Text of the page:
The newest and fastest-growing category of supply piping materials today is plastics.

Advantages of these types include:

  • Resistance to corrosion and chemical attack (the latter varies, depending on the specific material involved)

  • Smooth inner walls, providing a low friction factor

  • Self-insulating (will not conduct heat as readily as metal piping)

  • Light weight for easy handling

  • Available in coils in some cases

  • Ease of installation and versatility of method

  • Relatively low cost

  • Savings on labor

When it comes to analyzing the specific options available, this category is harder for most of us to understand than steel or copper, since the materials involve some pretty convoluted chemical compositions. Without getting in over our heads here, let's just say that plastics experts evaluate the suitability of various plastics for plumbing applications on the basis of criteria such as strength, resistance to impact, resistance to chemical attack, extreme temperatures and exposure to UV rays.

Following is a brief description of the most common plastic materials used for supply piping today (there are other types of plastic piping, such as ABS, not covered here because they are not used for water supply applications):

PVC (Polyvinyl Chloride): One of the first materials used for indoor supply piping, this has high strength, good weathering characteristics and high resistance to chemicals such as acids and alkalis. It loses some of its properties when used with high temperature fluids, however, and for that reason, it is limited to use as cold water lines. PVC piping is rigid, and comes in straight lengths only.

CPVC (Chlorinated Polyvinyl Chloride): This material has properties that are generally the same as PVC, with the exception that it has higher temperature capabilities, and thus can be used with hot water systems. Where installers once used PVC for cold water and CPVC for hot, the general practice today is to use CPVC for both.

PEX (Cross-linked Polyethylene): One of the fastest growing options today, this material is popular because it is both flexible (furnished in coils) and able to handle hot and cold water temperatures. It has largely replaced polybutylene in the market.

PEX-AL-PEX: It is a variation of PEX that is made with a thin layer of aluminum buried in the wall section (PEX on the inside, aluminum in the middle, PEX on the outside). Like plain PEX, this type bends easily, but unlike PEX, it retains a precise bend when released (most flexible plastic piping materials have a mind of their own when it comes to their exact bent form - this type acts more like copper tube).

PB (Polybutylene): Largely discontinued today, this flexible hot/cold material has been the subject of widespread problems over the past 20 years. While a portion of these failures were the fault of the acetal fittings and the over-crimping of retaining rings, the material has nonetheless fallen from favor and use.

PE (Polyethylene): This is used primarily for outdoor applications involving the connecting of buildings to mains, farm irrigation, lawn sprinkling, etc. It is flexible, has high impact resistance and is resistant to stress cracking and weathering. It is not suitable for high temperature use.

How Plastic Pipe Is Joined

The means by which plastic pipe is joined depends largely on the specific material involved. Not all systems can be used with all types.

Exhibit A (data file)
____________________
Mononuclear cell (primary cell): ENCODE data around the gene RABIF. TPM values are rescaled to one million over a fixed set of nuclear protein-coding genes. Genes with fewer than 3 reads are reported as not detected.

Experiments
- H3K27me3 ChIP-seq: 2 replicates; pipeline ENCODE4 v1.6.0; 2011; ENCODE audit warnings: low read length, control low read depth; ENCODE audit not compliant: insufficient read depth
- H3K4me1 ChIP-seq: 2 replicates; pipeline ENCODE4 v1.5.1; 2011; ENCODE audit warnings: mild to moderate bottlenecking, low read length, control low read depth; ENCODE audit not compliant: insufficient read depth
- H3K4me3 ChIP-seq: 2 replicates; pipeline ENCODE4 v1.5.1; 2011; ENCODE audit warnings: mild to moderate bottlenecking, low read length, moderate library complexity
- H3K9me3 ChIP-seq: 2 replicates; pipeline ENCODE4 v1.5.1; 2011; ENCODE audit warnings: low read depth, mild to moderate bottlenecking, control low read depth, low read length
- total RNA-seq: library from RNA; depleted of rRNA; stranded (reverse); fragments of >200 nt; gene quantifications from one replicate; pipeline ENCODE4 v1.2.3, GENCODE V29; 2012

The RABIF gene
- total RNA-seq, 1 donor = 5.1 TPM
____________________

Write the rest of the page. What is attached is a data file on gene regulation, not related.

Solvent Weld - PVC and CPVC: By applying a coating of solvent cement to the male-female surfaces of the pipe end and fitting, and inserting these parts together, the joint fuses together into a hard, solid state. This is not a glue or filler - the mating surfaces flow together and harden as an actual "weld." The compound contains both solvent and a portion of the piping material being joined. It is recommended that hard surface piping materials such as these be "primed" first with straight solvent, to give the mating surfaces a head start on "melting" properly.

Mechanical Joining - PEX and PE: The two basic methods of connecting PEX and PE are called insert and compression. An insert fitting (usually metal) is pressed into the connecting tube ends, and a metal ring is then crimped over the assembly to make a secure, leak-free joint. A compression fitting is similar to the type used with copper tube, involving the use of a ferrule (grip ring) that is compressed into the wall of the piping material by the tightening of a nut. Prior to assembly, a metal stiffener is inserted into each tube end to assure a uniformly round profile for sealing the joint. Compression joints have the advantage of allowing disassembly, if needed.

Thermal Weld - PE: This involves the use of a special heating tool that essentially melts the mating surfaces of the pipe and fitting before their assembly. Here again, the flowing of like materials together results in an actual weld.

Sizing And Marking

Plastic pipe follows the sizing systems of the metal varieties - either as IPS (iron pipe size) or CTS (copper tube size). Properly labeled plastic pipe will always indicate which it is. Typically, each length or coil of plastic pipe is identified with several key points of information at measured intervals. This information includes the following:

  • The manufacturer's name or trademark

  • The standard to which it conforms

  • Pipe size (including IPS or CTS designations)

  • Resin type or cell class according to ASTM D-1784, e.g. CPVC 23447

  • Pressure rating

  • SDR number or Schedule number

  • Laboratory seal or mark attesting to suitability for potable water.